Are there signs that an aneurysm is growing or becoming more dangerous before it actually ruptures?
My aneurysm has not ruptured. It was found a few months ago on a CTA scan in the ER. It’s 4mm, basilar artery. I saw a neurologist who isn’t concerned about it (come back in a year). Dr. diagnosed my excruciating headache and accompanying symptoms (blurred vision, tinnitus, vertigo, light/sound sensitivity) as a migraine.
No problems for six months until I’ve developed a relentless, low-to-moderate pain headache in the back of my skull and temples. I’ve had it nonstop for two weeks, with returning tinnitus. I don’t want to be an alarmist, but I am, because there is an aneurysm even if it’s not a big deal one.
It’s close to impossible to get a neurology appt in a reasonable amount of time even when you have a doctor. Again, my doctor doesn’t seem all that concerned when I reached him via email but I can’t stop worrying. The most he told me is that if I was in trouble, “I’ll know.”
I’d obviously rather not wait until it’s emergency but is that usually what happens? Should I trust this guy or look for another doctor? I did see my primary care doctor first and she said to see the neurologist. I’m baffled.
The only thing I’ve read about is when aneurysms become so large they push on a nerve or other entity that affects function of that part. Go to the BAF website and do some reading. Don’t make your life centered around your aneurysm. It’s not healthy. Read posts about all the folks that have found out like you did, incidentally. Look how they manage the watch and wait.
Migraines can show in many different ways. There’s even a diagnosis of atypical migraines.
There’s nothing I’ve ever read in research that says you’ll have any symptoms before a rupture. The doctor is correct, if you ever rupture, you will know it. Brain surgery whether it’s a crainiotomy or coiling is nothing to take lightly. A lot of things can go wrong.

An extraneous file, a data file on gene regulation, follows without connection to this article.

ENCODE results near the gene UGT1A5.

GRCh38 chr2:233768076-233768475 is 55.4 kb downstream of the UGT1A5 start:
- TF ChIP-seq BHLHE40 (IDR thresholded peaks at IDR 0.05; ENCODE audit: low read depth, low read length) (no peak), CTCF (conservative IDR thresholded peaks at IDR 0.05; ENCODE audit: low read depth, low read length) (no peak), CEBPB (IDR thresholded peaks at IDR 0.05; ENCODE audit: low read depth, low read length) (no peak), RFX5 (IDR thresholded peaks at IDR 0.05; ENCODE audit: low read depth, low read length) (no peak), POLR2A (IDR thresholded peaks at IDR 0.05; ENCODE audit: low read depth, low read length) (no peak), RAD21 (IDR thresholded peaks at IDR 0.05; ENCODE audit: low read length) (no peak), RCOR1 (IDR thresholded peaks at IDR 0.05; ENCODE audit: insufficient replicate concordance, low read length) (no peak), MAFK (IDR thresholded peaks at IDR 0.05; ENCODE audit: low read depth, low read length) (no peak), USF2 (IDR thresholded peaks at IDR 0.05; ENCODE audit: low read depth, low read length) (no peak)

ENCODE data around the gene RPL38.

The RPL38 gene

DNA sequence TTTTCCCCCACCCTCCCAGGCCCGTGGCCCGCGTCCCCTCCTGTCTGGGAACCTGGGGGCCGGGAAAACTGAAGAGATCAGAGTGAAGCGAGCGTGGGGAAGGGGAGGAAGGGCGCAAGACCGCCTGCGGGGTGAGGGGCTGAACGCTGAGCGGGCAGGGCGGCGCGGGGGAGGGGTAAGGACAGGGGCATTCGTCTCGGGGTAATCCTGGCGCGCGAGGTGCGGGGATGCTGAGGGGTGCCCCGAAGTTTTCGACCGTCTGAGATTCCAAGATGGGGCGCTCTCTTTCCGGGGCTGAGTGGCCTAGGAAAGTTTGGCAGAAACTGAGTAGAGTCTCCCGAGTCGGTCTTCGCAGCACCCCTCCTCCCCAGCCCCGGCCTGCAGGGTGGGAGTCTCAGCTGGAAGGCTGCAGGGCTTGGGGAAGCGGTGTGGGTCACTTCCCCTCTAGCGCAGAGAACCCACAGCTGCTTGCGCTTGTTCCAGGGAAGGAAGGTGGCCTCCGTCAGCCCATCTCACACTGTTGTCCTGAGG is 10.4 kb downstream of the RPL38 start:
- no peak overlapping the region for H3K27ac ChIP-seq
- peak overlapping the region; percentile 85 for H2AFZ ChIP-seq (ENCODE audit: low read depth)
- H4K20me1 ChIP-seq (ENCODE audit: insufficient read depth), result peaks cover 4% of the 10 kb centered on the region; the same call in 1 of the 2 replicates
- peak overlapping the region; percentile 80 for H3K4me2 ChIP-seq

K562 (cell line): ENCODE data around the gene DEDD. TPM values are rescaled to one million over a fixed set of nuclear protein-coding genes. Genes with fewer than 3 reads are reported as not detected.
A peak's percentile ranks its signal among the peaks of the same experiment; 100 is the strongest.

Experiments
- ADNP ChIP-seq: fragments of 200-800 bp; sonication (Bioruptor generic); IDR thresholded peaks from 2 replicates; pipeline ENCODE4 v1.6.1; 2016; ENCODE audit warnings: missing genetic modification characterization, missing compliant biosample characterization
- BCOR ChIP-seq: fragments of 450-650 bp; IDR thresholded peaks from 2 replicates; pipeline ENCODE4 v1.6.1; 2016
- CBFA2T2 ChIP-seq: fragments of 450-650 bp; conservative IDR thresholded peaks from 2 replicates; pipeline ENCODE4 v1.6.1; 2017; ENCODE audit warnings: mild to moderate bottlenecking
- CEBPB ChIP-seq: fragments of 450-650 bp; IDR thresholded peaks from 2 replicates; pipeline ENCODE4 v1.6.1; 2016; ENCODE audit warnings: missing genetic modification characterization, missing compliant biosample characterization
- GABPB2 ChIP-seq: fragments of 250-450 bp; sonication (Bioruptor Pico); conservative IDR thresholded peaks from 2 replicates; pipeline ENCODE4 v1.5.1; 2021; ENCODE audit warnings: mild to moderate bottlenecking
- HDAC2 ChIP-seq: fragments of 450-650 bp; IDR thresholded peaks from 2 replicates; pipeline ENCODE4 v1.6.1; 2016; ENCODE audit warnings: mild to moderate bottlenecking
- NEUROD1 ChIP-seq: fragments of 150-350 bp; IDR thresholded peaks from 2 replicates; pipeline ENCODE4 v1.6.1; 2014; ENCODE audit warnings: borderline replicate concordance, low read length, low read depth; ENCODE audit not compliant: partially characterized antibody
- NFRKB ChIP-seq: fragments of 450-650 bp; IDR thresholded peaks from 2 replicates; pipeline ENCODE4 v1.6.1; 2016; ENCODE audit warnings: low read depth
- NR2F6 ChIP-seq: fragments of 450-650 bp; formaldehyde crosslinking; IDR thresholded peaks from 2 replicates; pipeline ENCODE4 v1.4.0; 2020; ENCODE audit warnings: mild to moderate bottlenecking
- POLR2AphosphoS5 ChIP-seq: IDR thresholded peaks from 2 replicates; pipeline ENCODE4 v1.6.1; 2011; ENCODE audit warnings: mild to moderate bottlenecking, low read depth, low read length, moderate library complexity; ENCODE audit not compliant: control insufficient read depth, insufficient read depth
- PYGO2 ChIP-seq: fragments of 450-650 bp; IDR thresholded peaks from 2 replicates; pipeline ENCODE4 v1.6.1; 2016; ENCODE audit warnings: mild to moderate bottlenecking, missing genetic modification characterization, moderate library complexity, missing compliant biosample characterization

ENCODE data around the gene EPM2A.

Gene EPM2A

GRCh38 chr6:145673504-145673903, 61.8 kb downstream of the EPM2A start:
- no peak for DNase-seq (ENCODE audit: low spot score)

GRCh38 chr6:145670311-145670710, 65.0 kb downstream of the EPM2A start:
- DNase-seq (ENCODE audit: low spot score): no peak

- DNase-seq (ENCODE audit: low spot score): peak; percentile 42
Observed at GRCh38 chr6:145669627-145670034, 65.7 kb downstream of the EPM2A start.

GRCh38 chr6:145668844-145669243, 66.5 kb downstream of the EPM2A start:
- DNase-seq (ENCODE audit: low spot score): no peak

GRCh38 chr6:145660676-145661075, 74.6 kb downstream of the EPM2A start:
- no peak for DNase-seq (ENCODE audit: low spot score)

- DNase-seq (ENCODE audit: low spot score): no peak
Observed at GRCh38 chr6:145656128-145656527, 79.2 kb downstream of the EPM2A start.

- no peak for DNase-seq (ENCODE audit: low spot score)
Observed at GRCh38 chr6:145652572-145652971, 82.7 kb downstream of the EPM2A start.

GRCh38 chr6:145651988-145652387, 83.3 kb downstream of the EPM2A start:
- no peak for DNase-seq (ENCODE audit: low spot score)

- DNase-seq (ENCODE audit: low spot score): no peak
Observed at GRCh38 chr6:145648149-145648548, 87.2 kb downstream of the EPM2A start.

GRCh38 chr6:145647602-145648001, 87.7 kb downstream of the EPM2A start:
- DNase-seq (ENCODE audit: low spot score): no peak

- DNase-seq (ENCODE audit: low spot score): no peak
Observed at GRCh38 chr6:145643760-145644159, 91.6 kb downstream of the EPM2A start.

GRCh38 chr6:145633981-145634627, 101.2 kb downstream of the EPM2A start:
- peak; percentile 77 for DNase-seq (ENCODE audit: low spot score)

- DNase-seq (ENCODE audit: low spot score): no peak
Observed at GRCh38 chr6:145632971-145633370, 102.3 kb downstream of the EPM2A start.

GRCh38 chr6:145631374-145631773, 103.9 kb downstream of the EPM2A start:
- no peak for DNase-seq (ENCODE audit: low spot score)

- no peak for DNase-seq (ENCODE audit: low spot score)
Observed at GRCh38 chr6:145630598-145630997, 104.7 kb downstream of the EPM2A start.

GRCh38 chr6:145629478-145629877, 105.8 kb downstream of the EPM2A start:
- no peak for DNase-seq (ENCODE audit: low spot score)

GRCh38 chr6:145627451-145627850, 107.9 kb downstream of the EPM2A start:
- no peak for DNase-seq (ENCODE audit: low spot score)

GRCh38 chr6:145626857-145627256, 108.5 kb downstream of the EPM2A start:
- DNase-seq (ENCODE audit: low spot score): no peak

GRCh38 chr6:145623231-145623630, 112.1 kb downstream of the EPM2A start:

And yes for 30,000 of us who rupture yearly. Can’t advise if you should trust someone or not, that’s a personal choice. Your PCP is acknowledging that this is out of her sphere of expertise, IMHO, she was correct in telling you to go to the neurologist. Your neurologist can put you on medicine for migraines. Mine put me on magnesium oxide. I forget the dose, but the pharmacist keeps it with them behind the counter, although it’s an otc and where I live, you have to tell the pharmacist the doctor who prescribed it and why.
While you’re waiting for your neurology appointment, make sure you are hydrated, eat properly. The tinnitus can happen to anyone, use a fan, one of those white noise machines, or there’s lots of other suggestions members have posted.
You might want to touch base with a therapist. They can help you balance your life.
My surgeon did not believe in the 5 mm or greater to operate rule – – everything is based on the type of aneurysm and it’s location. If it’s really bothering you, you should definitely get a second for even a third opinion. Having a doctor say that you’ll know when it happens, is absolutely ridiculous as far as I’m concerned.You owe it to yourself to get another opinion.
Do not do nothing. I had a 3mm cerebral aneurysm which ruptured. For 18 months before it ruptured I had terrible headaches and a numbness in my right arm. Apparently because my aneurysm was only 3mm and I had low blood pressure doctors would have told me to wait it out. I didn’t get chance to wait it out as it ruptured and surprised everyone. My doctors said that the numbness in my arm was nothing to do with my aneurysm but it must have been because as soon as it ruptured the numbness went away. Keep going to get second and third opinions - every case is different. Doctors are only human and they often get it wrong so keep pushing. Save your own life
I learned about my aneurism also as a random finding—I had left side numbness, ended up in the ER, and was diagnosed with atypical migraine, but also the aneurism was discovered. Despite its small size, it was in a location which frequently ruptures. When I learned that I wasn’t a candidate for endoscopic repair I decided to have a clipping with craniotomy. Best decision I’ve ever made—I’m a year out, CTA was clear, and it’s grest to live without the anxiety of a rupture.